to help offset this uneasiness, people form impressions or attributions of why people are performing the behaviors they are
External Attributions :
Believing behavior is due to factors outside of the person's immediate control (e.g., She lost her job because the company is downsizing).
Internal Attributions :
Belief that a person's behavior is due to the primary characteristics (e.g., She lost her job because she is lazy and never shows up).
Two Dimensional Attribution Theory:
argues that attributions are actually evaluated by internal vs. external AND stable vs. unstable.
Internal - Stable Attribution:
you explain the outcome based on
your actions
and these actions are
stable
in your life (e.g., I have always been above-average in math). Highly susceptible to bias.
Internal - Unstable Attribution:
More often used on other people. You explain their behaviors by saying it was their own doing (internal) but the effort they placed in it was temporary. (e.g., the student who does nothing all semester and then makes a perfect on the final exam).
Individualistic societies value talent (internal-stable) whereas collectivist societies encourage effort (internal-unstable).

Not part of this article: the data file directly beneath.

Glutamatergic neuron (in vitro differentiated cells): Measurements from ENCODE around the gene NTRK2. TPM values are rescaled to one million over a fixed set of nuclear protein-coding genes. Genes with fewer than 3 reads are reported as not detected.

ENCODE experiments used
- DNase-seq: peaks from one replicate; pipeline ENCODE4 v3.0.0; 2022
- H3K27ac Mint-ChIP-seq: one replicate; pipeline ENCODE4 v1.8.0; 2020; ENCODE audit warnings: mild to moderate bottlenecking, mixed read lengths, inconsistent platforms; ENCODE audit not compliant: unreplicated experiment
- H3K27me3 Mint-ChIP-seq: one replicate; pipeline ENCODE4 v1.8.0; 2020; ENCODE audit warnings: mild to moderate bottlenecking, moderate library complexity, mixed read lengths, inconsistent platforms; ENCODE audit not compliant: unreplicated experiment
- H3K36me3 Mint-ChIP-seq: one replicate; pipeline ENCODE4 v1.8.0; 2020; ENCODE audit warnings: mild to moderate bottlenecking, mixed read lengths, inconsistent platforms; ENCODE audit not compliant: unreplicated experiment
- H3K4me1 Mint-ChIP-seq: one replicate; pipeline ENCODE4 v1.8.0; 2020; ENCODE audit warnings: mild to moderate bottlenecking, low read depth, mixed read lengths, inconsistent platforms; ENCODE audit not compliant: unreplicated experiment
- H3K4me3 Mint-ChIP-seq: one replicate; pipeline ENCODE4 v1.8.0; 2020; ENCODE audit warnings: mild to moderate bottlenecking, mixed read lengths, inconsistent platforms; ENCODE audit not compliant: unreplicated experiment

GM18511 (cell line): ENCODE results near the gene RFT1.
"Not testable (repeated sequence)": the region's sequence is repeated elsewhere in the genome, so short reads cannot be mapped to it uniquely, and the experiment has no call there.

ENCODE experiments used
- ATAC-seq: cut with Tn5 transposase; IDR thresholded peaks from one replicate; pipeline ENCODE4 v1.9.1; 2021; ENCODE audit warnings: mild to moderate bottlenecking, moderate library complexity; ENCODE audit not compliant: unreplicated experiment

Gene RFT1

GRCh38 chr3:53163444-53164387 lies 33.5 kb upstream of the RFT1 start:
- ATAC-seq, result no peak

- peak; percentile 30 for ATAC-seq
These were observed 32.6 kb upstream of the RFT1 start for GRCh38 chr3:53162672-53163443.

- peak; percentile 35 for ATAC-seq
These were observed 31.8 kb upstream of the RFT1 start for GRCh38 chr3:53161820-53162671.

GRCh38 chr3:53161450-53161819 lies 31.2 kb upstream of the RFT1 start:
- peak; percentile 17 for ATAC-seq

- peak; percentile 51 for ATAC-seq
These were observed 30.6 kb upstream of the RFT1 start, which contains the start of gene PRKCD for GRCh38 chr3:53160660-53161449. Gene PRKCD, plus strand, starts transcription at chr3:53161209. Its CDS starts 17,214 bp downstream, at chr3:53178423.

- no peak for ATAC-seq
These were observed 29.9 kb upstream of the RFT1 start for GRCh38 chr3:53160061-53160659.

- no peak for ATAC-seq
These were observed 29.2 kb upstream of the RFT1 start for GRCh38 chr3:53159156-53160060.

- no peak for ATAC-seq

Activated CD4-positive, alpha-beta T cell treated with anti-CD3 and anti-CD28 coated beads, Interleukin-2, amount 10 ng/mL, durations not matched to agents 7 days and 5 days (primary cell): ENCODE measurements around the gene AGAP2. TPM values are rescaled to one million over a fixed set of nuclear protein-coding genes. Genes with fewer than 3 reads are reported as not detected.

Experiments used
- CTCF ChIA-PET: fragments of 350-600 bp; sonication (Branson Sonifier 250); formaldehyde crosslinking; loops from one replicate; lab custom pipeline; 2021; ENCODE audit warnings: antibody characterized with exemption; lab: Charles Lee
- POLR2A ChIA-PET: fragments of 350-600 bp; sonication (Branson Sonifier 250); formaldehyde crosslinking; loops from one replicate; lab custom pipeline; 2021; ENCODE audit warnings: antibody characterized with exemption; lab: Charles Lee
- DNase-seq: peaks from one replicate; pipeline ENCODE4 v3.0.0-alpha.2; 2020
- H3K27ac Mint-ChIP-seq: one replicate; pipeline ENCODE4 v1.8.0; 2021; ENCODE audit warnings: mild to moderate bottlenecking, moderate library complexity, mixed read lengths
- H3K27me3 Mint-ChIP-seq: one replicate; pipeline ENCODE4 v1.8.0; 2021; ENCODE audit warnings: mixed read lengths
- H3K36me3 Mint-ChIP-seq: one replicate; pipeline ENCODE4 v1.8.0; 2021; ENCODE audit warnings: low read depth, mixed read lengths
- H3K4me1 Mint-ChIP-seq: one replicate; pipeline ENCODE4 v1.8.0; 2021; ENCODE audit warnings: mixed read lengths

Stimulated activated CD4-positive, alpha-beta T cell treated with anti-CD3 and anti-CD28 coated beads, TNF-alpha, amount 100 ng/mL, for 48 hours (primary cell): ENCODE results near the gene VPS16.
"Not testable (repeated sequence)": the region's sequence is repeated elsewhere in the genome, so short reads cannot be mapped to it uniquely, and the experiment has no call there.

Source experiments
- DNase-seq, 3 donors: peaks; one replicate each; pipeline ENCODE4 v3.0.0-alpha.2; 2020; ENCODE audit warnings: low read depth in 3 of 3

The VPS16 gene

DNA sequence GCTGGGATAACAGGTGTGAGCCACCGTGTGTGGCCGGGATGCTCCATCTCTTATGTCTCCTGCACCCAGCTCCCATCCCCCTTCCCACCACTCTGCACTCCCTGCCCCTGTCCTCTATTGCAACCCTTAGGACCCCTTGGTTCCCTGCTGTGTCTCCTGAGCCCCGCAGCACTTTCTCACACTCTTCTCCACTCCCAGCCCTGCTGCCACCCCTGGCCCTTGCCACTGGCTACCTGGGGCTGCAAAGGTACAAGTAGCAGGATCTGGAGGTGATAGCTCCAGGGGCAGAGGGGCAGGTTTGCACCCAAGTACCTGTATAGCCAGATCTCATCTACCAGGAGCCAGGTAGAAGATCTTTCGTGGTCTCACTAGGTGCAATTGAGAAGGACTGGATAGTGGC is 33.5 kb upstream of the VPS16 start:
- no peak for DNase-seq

External - Stable Attribution:
Your success or failure is primarily explained by the difficulty of the task (e.g., ACT, GRE, BAR Exam).
External - Unstable Attribution:
Success or failure was due to luck because they normally do not act this way (unstable).
Actor/Observer Bias:
when we watch events occur in the world we (observer) explain events with internal attributions. The actor will explain the same events with external attributions.
Attitude and Beliefs
Beliefs:
a piece of information or fact that you know (e.g., the sky is blue, D.C. is the capital of the United States, and the 2018 Winter Olympics were in South Korea).
Attitudes:
the value you personally place on beliefs. They tend to be evaluated on a scale of good <----> bad (e.g., you like the blue sky, you think D.C. is dirty, and you know nothing about Pyongyang).
Dual attitudes:
when we hold different of conflicting attitudes about the same belief. The dual model of attitudes is explained with
automatic
and
deliberate
attitudes.